Neels Blom Writer at large
Picture: ISTOCK
Picture: ISTOCK

JSE-listed aviation company Comair is widening its diversification strategy with the creation of a joint-venture business with global information technology company Infinea.

Comair operates the British Airways (BA) brand in Southern Africa as well as the low-cost carrier

The new business, Nacelle, will provide information technology operations to the aviation and related sectors, though Comair will be its main customer, Comair CEO Erik Venter said last week.

“Like most industries, technology plays a pivotal role in our business. That’s why we’ve decided to spin off our IT budget and team into a separate entity that will provide a variety of IT-related services, which will include the commercialisation of our intellectual property. The new venture’s strength and opportunity lies in leveraging and commercialising Comair’s decades of discipline in operational processes, with Infinea’s deep expertise in software development and IT support.”

Though the airline business is still the main contributor to Comair’s revenue, it is diversifying operations to extend beyond its core business. It operates a training centre, including flight simulators for pilot training, as well as training for cabin crew, passenger handling and aviation business leadership. The strategy includes a lounge network, a catering unit and a travel logistics business.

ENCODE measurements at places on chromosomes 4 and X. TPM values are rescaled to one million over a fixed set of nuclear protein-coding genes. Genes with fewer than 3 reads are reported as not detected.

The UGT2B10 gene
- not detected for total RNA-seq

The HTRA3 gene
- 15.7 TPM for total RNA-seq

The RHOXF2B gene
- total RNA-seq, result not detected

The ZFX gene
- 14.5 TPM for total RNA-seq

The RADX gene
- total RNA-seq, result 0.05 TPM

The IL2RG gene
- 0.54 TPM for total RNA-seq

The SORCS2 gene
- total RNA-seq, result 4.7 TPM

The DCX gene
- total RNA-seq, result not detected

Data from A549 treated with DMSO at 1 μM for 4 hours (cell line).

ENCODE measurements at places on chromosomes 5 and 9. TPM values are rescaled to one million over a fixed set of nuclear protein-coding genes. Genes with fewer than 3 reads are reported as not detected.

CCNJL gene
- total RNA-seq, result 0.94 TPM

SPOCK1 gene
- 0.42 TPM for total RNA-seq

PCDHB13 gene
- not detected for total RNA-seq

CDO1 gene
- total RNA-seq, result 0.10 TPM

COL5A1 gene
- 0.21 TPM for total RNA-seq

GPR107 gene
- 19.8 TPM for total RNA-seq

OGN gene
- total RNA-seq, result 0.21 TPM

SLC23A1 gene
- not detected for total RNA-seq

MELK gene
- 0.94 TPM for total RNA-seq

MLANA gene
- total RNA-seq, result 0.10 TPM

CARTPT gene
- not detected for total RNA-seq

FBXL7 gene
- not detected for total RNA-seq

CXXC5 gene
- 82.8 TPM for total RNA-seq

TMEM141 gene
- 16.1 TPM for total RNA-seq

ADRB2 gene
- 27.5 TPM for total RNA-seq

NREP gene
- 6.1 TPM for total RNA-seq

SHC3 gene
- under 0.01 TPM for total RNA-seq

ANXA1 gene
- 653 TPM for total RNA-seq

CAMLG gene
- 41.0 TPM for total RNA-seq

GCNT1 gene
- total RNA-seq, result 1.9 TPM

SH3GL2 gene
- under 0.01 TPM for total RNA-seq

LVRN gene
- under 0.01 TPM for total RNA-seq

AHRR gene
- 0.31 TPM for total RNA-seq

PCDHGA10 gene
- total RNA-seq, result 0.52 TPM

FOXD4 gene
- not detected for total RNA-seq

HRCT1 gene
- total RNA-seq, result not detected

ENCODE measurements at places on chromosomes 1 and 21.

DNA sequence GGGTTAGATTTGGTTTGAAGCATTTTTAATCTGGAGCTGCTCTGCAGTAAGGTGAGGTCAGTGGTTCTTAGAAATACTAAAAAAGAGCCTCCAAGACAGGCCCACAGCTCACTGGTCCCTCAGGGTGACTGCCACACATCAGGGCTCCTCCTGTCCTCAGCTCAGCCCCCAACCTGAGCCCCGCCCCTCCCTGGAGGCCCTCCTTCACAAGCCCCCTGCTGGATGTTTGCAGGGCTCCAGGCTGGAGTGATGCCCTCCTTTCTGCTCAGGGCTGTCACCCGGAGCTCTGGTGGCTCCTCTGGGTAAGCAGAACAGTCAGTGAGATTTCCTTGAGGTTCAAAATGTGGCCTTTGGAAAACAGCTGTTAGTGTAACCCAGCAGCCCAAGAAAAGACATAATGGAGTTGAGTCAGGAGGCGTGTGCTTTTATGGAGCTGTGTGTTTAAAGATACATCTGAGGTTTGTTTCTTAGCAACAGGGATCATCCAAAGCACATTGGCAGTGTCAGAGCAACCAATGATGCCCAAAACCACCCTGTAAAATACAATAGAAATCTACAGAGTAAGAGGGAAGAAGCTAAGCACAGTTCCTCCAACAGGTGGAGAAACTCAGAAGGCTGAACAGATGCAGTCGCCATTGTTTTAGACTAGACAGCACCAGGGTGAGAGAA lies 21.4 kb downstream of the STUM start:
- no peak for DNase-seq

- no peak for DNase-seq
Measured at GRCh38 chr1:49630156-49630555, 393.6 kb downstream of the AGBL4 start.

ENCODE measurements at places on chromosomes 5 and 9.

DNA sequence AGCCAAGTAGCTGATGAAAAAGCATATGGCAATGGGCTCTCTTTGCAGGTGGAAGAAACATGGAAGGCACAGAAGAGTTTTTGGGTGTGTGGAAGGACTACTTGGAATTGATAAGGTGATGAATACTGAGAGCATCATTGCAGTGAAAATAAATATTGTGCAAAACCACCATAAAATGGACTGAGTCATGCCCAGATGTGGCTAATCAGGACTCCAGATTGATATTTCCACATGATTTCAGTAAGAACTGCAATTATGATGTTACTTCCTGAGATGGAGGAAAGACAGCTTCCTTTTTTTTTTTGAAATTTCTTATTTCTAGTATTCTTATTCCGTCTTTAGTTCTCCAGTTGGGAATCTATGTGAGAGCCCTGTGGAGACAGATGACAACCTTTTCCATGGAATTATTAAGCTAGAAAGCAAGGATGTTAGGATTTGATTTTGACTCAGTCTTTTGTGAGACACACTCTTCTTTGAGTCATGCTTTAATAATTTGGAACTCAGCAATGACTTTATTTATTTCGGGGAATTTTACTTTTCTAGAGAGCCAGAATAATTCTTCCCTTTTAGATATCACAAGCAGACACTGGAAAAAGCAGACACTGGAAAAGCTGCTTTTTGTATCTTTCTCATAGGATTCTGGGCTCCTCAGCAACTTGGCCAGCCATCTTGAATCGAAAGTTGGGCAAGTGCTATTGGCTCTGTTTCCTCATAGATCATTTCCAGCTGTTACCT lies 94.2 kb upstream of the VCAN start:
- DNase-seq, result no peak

These investments now amount to R46m on the training facility, R41m on its lounge business and R54m on its technology solutions.

Comair is operating in increasingly tough conditions, with an oversupply in domestic flights matching the slowdown in SA’s economy.

Regionally, Southern Africa’s aviation industry is expected to report a collective $300m loss during 2018, while the industry in the rest of the world is likely to return a $33.8bn profit over the same period, according to data from the Airlines Association of Southern Africa.

Infinea CEO Fred Baumhardt says the idea is to bring leading and inexpensive aviation platforms into Africa using local support, while “empowering local engineers with global skillsets”.

“[The joint venture] is an opportunity to benefit the entire aviation ecosystem, from customers through to other airlines and airports,” said Baumhardt.